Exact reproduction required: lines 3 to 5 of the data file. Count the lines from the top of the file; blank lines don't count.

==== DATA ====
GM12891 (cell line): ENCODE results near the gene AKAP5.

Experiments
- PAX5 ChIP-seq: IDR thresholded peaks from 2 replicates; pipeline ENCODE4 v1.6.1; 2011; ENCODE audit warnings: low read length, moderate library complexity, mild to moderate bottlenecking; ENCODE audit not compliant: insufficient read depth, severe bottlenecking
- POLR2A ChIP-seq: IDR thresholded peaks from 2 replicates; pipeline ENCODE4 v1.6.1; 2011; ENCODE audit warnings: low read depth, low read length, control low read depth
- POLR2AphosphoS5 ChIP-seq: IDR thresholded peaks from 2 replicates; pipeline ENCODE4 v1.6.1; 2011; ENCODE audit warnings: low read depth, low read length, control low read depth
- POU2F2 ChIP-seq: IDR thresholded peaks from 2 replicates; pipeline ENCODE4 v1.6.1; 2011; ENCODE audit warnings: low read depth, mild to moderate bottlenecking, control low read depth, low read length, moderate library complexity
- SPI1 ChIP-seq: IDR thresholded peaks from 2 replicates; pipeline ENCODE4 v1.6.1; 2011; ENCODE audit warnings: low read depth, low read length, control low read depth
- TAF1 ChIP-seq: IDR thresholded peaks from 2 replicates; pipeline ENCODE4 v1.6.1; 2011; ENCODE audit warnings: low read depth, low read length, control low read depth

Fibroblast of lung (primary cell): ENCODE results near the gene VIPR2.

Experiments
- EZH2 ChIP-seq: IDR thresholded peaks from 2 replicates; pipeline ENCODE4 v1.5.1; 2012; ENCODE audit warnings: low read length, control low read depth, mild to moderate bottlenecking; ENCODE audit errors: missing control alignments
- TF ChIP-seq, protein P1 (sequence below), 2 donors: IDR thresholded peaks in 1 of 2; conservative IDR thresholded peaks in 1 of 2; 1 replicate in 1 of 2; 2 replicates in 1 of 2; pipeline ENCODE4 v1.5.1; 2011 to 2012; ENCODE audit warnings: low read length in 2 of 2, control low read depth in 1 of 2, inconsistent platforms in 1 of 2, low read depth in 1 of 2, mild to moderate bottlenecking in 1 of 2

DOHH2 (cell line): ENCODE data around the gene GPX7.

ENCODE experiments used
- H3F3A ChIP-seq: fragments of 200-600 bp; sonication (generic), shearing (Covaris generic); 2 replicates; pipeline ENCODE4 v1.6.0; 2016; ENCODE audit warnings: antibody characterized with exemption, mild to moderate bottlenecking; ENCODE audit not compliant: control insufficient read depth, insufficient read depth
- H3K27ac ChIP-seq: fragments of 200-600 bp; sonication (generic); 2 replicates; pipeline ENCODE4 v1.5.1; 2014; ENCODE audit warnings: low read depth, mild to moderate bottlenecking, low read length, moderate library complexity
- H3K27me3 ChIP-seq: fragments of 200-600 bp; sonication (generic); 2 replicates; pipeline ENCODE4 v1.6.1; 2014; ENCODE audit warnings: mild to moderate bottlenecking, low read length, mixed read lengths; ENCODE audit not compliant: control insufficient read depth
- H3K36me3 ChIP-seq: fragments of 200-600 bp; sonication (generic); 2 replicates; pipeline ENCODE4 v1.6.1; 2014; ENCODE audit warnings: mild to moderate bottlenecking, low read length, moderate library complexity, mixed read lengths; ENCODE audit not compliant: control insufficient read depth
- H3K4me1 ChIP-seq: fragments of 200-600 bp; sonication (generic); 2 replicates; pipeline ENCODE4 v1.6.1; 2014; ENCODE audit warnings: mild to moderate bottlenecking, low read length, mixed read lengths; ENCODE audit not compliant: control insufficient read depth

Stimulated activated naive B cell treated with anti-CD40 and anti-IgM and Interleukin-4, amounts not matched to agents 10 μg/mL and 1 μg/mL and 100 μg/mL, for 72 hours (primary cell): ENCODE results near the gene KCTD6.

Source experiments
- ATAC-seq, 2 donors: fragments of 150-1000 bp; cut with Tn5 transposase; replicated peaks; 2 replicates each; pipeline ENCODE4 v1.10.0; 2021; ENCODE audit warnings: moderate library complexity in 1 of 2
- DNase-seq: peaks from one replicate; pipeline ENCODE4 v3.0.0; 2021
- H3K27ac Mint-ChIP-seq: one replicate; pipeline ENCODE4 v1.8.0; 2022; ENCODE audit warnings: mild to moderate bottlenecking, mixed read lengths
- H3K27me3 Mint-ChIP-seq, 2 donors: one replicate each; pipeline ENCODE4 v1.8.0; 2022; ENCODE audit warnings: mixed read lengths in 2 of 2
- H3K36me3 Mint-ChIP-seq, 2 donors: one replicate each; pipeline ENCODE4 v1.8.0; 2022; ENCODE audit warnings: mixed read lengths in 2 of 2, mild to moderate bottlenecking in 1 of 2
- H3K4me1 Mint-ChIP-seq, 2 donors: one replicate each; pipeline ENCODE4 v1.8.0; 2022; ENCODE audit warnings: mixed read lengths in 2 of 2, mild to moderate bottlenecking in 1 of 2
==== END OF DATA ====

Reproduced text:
- PAX5 ChIP-seq: IDR thresholded peaks from 2 replicates; pipeline ENCODE4 v1.6.1; 2011; ENCODE audit warnings: low read length, moderate library complexity, mild to moderate bottlenecking; ENCODE audit not compliant: insufficient read depth, severe bottlenecking
- POLR2A ChIP-seq: IDR thresholded peaks from 2 replicates; pipeline ENCODE4 v1.6.1; 2011; ENCODE audit warnings: low read depth, low read length, control low read depth
- POLR2AphosphoS5 ChIP-seq: IDR thresholded peaks from 2 replicates; pipeline ENCODE4 v1.6.1; 2011; ENCODE audit warnings: low read depth, low read length, control low read depth